The design team for Life Hutch VR has been hard at work finishing off the robot ELLIS and has done an exceptional job of creating a pivotal character that can express itself and make a lasting impression on the audience. The plot of Life Hutch asks a lot out of ELLIS. The robot is part butler, part construction worker, with a little bit of psychotic mixed in. The emotional impact of Life Hutch VR relies heavily on understanding how ELLIS fits into the science fiction universe created by Harlan Ellison and how ELLIS evolves into a threatening force that drives the rest of the story to its conclusion. ELLIS must be a friend and partner, but also transform into something frightening with dark intentions not unlike the main character of The Strange Case of Dr Jekyll and Mr Hyde.
Written in 1956, Life Hutch is also an early warning about the risks created by artificial intelligence and the error-prone humans who write software. Amazing things are happening today that enrich our digital lives thanks to artificial intelligence and machine learning platforms like Google’s TensorFlow. Amazon suggests products, cars drive themselves, and financial trading happens at a speed that exceeds humans capabilities. But what are the consequences if it all goes wrong? We have added a subplot giving ELLIS the backstory he required and ask the question: Is ELLIS evil or just programmed that way? (Credit to Jessica Rabbit "I'm not bad. I'm just drawn that way"). Bad robots are all too commonplace in fiction and not very interesting, while the gray area between good and evil is often the most rich for storytelling. We have introduced Suresh Perez, a maintenance worker from the Mexico City of the future, to fill in the pieces of ELLIS's past and help the viewer make sense of things. Suresh also has reason to visit the life hutch. He is there to make sure everything is working, including the maintenance robot. Needless to say, things don’t turn out as expected…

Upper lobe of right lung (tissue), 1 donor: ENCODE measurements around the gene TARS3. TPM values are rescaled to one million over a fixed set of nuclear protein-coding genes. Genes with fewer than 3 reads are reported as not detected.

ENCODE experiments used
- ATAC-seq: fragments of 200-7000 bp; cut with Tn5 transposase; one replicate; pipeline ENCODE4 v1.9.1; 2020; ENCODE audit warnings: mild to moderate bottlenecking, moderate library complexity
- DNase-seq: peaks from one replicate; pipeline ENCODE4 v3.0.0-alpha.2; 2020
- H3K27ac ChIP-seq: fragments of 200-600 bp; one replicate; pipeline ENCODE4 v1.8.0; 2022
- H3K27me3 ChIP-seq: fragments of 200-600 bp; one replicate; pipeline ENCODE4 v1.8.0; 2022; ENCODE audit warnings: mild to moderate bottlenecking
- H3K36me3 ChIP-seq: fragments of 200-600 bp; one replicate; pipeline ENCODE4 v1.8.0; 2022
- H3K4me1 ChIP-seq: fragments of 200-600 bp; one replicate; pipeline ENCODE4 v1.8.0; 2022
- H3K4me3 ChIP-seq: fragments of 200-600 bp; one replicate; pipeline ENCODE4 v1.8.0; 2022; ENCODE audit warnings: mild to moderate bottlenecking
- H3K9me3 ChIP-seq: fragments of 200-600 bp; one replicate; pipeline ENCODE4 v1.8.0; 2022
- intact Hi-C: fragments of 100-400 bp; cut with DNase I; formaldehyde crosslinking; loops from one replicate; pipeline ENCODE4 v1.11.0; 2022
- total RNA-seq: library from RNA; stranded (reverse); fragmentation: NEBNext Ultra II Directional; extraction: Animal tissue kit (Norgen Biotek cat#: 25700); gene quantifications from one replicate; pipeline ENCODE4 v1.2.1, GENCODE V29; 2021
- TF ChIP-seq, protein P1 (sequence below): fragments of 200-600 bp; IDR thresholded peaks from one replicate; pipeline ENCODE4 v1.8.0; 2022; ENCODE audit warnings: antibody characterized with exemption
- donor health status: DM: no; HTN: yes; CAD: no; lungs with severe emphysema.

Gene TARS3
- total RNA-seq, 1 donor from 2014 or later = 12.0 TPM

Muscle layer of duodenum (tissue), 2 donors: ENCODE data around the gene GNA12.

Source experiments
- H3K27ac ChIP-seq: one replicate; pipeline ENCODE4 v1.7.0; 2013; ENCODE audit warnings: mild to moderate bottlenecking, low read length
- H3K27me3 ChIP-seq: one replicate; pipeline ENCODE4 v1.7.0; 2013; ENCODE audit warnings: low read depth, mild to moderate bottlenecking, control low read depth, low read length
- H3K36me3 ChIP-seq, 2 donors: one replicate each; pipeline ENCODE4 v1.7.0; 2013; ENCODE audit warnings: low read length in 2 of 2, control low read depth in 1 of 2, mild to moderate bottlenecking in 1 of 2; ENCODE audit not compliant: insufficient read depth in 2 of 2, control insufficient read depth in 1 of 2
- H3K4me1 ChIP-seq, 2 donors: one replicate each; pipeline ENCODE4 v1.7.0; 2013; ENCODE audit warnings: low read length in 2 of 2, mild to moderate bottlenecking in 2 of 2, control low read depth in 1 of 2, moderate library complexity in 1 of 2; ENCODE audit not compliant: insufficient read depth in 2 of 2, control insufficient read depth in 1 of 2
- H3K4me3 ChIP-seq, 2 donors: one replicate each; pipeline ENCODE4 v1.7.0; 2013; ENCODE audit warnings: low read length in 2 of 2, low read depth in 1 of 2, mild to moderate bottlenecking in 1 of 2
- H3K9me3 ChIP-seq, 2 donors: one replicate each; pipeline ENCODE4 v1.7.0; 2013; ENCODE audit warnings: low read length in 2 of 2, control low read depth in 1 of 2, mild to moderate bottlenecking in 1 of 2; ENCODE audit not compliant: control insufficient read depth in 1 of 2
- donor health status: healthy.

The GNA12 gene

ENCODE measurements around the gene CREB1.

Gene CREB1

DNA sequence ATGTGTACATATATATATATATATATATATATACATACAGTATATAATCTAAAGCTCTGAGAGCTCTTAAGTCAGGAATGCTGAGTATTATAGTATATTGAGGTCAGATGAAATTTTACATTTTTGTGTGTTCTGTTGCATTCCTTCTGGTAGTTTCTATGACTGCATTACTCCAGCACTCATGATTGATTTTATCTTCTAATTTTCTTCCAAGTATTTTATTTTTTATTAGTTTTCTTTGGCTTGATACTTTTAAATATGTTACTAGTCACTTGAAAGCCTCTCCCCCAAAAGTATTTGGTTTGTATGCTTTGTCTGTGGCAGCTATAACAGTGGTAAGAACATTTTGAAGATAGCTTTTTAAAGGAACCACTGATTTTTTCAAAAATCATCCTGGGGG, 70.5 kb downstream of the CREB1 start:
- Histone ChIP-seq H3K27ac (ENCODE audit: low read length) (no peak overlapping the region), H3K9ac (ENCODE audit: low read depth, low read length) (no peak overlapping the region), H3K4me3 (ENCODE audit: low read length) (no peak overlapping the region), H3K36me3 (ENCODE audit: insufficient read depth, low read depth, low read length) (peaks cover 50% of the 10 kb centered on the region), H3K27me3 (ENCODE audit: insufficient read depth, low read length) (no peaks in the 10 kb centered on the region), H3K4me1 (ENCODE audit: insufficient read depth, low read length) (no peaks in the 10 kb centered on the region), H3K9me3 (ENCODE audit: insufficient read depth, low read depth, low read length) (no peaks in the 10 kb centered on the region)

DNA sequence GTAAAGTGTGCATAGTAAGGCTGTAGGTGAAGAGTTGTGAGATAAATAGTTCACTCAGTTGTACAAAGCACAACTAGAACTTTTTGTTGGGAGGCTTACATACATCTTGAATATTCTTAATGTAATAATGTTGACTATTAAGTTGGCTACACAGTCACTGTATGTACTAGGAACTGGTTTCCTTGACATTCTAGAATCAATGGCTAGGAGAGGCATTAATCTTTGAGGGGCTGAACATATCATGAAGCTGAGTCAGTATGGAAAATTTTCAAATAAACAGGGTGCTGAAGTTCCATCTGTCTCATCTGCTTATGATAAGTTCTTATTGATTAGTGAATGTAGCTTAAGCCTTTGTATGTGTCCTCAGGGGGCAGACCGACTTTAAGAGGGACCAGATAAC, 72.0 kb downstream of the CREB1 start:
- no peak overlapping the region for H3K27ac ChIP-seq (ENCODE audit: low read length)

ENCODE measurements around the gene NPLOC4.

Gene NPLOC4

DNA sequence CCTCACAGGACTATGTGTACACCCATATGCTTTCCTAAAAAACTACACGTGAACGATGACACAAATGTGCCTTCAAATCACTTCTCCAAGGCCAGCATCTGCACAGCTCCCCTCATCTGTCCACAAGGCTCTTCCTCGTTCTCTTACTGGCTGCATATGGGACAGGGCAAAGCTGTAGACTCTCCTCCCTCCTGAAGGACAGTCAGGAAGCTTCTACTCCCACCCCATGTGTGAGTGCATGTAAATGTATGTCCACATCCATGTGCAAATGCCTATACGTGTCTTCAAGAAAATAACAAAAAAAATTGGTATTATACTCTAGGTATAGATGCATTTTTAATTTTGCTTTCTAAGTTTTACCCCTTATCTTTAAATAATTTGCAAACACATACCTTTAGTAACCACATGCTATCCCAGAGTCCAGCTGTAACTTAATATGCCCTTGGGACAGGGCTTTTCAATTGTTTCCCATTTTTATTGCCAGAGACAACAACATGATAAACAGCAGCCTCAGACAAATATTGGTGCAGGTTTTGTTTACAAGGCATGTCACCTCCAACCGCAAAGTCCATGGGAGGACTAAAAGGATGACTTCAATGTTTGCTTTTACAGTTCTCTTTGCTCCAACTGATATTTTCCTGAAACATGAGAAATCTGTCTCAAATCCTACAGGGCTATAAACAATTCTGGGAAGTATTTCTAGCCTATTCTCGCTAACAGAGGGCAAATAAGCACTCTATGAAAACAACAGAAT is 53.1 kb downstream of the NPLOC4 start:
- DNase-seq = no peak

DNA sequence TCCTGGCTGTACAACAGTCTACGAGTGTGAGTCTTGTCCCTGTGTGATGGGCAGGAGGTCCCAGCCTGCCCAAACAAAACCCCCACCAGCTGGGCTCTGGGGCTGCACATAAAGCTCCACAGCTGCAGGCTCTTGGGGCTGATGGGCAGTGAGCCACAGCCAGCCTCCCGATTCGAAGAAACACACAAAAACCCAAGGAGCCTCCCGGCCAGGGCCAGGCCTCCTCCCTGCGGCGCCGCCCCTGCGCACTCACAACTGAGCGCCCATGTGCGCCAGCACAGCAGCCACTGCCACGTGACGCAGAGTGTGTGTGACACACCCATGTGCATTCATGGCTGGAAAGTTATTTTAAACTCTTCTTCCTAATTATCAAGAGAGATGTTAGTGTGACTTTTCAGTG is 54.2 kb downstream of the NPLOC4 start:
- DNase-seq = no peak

Lighting plays a key role in the VR experience and helps the player understand the passage of time.
This test was done to explore how ELLIS (pictured here as a yellow capsule) would look in different lighting conditions.